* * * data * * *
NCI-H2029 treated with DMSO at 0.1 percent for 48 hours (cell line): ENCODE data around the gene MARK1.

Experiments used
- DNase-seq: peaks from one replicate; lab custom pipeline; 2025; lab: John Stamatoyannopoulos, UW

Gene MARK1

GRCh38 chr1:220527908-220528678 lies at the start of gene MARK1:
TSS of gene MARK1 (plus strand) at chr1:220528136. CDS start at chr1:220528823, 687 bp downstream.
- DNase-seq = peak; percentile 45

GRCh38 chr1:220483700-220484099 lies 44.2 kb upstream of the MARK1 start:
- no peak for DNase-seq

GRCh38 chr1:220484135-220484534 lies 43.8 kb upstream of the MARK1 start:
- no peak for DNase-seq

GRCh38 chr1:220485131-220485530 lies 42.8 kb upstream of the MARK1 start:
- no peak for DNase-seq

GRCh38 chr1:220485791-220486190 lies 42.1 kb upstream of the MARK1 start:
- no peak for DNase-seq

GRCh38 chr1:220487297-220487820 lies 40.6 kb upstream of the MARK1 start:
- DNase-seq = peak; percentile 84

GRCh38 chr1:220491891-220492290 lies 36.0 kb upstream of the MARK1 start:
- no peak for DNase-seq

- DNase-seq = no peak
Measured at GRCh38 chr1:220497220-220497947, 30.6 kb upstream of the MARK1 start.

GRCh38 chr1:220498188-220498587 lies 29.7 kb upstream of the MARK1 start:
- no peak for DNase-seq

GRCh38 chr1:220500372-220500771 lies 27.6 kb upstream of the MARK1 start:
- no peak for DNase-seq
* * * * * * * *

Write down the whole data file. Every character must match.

NCI-H2029 treated with DMSO at 0.1 percent for 48 hours (cell line): ENCODE data around the gene MARK1.

Experiments used
- DNase-seq: peaks from one replicate; lab custom pipeline; 2025; lab: John Stamatoyannopoulos, UW

Gene MARK1

GRCh38 chr1:220527908-220528678 lies at the start of gene MARK1:
TSS of gene MARK1 (plus strand) at chr1:220528136. CDS start at chr1:220528823, 687 bp downstream.
- DNase-seq = peak; percentile 45

GRCh38 chr1:220483700-220484099 lies 44.2 kb upstream of the MARK1 start:
- no peak for DNase-seq

GRCh38 chr1:220484135-220484534 lies 43.8 kb upstream of the MARK1 start:
- no peak for DNase-seq

GRCh38 chr1:220485131-220485530 lies 42.8 kb upstream of the MARK1 start:
- no peak for DNase-seq

GRCh38 chr1:220485791-220486190 lies 42.1 kb upstream of the MARK1 start:
- no peak for DNase-seq

GRCh38 chr1:220487297-220487820 lies 40.6 kb upstream of the MARK1 start:
- DNase-seq = peak; percentile 84

GRCh38 chr1:220491891-220492290 lies 36.0 kb upstream of the MARK1 start:
- no peak for DNase-seq

- DNase-seq = no peak
Measured at GRCh38 chr1:220497220-220497947, 30.6 kb upstream of the MARK1 start.

GRCh38 chr1:220498188-220498587 lies 29.7 kb upstream of the MARK1 start:
- no peak for DNase-seq

GRCh38 chr1:220500372-220500771 lies 27.6 kb upstream of the MARK1 start:
- no peak for DNase-seq